Apple has responded to a letter from the Senate asking questions about its COVID-19 detection tools. The company sought to allay concerns about an app and website it launched in late March, in collaboration with the Centers for Disease Control and Prevention (CDC), the Federal Emergency Management Agency (FEMA), and the White House. It promises that the tools include “strong privacy and security protections” and that Apple “will never” sell the data it collects.
The letter answers several questions raised by Senators Robert Menendez (D-NJ), Richard Blumenthal (D-CT), Kamala Harris (D-CA), and Cory Booker (D-NJ). Among other things, it reveals the terms of Apple’s agreement with the US Department of Health and Human Services (HHS). These include prohibitions on sharing any user-identifying information with CDC.
Apple’s senior director of government affairs Timothy Powderly also tells the Senate that his tools are not covered by the HIPAA health privacy law. HIPAA governs when a company may disclose data to a third party, and Apple says there are no third parties involved in the collection of information, as “users enter the data directly into the website and the app.”
The screening tool does not ask for a user’s name but asks for information about their age, travel history, possible exposure to infected people, and other details that could determine whether to test for the new coronavirus. Apple says it “collects only the information necessary” to run the app, including analytics like bug reports, and if it decides to store and share more data in the future, it would get the user’s consent.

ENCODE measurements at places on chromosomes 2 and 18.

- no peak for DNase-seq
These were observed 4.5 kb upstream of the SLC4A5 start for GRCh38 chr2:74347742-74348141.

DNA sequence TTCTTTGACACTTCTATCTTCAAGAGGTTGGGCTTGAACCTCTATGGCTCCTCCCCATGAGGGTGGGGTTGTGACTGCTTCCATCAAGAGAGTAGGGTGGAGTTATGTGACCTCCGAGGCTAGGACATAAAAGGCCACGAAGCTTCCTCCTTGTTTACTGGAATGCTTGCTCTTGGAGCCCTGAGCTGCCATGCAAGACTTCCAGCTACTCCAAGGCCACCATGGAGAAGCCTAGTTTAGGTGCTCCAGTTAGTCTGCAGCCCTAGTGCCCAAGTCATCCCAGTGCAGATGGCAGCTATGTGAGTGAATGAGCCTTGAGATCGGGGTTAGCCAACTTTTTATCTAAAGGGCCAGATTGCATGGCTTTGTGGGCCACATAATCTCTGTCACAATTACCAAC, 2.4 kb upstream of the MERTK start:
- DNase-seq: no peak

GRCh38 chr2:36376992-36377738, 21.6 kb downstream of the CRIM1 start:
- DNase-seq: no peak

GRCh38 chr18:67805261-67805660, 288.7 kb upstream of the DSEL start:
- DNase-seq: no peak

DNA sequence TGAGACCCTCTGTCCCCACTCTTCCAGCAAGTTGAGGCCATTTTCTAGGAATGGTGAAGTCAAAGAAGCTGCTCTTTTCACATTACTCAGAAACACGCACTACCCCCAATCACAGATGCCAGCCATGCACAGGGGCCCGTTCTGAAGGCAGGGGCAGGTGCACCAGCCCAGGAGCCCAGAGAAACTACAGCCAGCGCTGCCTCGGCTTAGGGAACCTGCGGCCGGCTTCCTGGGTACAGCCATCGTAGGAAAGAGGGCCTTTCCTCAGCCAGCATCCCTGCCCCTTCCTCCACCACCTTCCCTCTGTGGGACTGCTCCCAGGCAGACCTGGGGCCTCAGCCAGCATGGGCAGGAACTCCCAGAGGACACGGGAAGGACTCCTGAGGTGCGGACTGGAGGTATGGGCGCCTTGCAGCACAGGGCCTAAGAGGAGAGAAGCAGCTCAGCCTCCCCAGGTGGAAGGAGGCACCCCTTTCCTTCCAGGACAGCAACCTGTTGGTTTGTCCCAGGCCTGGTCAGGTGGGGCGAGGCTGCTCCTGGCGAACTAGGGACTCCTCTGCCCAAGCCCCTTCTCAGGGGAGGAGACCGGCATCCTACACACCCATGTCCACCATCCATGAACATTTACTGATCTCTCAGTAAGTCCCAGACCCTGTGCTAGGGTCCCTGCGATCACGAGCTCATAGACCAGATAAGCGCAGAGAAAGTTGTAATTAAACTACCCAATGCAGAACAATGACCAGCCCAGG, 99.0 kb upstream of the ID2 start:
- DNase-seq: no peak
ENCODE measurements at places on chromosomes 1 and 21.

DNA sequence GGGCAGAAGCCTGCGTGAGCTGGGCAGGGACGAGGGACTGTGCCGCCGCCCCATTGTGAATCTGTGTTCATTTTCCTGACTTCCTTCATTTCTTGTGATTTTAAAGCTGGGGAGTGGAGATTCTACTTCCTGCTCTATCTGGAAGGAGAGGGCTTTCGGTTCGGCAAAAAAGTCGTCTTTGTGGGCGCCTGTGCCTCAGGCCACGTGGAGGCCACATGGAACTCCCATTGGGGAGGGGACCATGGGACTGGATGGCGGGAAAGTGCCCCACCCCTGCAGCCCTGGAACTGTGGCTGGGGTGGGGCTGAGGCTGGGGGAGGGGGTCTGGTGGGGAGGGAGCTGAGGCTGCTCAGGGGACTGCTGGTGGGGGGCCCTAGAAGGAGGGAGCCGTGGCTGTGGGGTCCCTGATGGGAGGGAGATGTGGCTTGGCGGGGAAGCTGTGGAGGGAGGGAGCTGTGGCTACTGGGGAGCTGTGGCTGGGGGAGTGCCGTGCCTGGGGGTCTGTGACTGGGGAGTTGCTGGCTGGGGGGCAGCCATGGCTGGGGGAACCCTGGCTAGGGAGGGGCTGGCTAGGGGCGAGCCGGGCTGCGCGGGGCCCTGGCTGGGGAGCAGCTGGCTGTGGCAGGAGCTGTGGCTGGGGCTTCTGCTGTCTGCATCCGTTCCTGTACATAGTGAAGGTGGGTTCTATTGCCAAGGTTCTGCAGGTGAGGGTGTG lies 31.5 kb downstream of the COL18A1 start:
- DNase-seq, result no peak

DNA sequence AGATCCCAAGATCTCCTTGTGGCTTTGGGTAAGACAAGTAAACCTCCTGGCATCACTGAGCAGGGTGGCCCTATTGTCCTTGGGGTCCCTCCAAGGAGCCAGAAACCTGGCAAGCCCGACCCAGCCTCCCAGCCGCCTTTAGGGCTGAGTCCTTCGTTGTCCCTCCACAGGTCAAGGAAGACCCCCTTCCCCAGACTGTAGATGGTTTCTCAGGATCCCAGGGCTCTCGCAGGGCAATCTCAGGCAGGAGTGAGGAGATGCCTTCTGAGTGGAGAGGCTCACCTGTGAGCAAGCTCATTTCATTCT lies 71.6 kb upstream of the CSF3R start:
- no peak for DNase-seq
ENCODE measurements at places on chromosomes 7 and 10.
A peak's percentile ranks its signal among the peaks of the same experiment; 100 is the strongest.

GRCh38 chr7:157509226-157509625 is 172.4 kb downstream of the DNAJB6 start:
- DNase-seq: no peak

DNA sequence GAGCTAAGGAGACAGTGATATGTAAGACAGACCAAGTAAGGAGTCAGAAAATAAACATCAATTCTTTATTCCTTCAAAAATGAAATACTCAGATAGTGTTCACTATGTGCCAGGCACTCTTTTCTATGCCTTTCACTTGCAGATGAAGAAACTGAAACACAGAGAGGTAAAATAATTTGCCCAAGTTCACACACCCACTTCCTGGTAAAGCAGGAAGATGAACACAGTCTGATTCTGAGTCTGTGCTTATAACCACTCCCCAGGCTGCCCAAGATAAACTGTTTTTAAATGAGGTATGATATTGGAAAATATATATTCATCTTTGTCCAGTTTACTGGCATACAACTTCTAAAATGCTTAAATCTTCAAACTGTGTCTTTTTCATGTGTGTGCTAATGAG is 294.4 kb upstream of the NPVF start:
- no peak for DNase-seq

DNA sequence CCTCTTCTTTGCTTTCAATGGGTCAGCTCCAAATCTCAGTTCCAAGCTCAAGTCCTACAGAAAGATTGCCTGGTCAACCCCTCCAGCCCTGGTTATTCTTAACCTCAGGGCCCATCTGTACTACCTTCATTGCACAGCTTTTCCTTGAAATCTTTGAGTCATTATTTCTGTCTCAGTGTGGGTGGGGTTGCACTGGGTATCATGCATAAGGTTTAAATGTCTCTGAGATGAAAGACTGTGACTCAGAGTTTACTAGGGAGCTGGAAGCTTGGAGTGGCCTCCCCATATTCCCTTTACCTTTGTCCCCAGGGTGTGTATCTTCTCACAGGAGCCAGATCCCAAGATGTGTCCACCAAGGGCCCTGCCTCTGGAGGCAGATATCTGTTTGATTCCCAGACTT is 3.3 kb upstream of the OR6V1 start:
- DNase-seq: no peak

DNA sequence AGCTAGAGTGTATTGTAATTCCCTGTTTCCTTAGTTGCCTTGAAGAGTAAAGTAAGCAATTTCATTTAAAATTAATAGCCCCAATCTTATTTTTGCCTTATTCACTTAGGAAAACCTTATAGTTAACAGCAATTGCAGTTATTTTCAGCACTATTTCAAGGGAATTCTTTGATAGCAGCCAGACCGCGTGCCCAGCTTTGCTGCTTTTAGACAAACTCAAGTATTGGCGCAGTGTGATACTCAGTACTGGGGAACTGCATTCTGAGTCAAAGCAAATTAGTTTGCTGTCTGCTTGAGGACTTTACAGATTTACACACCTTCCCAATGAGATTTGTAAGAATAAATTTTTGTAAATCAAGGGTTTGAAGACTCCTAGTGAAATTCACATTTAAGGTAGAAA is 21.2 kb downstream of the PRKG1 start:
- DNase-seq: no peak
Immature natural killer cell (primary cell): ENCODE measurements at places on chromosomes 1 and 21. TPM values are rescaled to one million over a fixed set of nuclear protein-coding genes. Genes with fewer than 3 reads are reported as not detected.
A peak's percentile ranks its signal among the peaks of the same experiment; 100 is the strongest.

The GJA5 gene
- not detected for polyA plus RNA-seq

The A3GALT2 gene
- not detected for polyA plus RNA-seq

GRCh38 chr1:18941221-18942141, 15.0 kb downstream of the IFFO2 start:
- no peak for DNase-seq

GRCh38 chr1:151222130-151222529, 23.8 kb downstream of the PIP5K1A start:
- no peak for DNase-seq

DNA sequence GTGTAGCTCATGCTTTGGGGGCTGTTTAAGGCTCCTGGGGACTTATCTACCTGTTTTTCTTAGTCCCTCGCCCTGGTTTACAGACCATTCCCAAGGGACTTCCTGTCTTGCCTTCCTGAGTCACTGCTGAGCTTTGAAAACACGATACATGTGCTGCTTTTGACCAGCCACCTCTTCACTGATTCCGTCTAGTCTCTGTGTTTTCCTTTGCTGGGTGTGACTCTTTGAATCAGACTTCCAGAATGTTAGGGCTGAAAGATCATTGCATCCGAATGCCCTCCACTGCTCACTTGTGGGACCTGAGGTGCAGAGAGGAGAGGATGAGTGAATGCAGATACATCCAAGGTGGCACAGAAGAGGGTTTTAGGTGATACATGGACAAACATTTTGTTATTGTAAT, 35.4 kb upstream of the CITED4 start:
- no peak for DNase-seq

These tools are separate and much less complex than the COVID-19 contact tracking system that Apple is developing together with Google. This tool will launch in mid-May and raises its own set of privacy questions, despite both companies working hard to address them.
In a statement to The Verge, Menendez said he appreciated the responses. “Apple’s response reflects a commitment to data privacy and the importance of taking proactive steps to protect it. I hope they will honor this commitment and I will be there to hold them accountable if they fail,” he said. “I hope the Department of Health and Services Humans – and the Trump Administration as a whole – follow similar steps to be more transparent and, for example, publish the full agreements they have signed with technology companies like Apple. “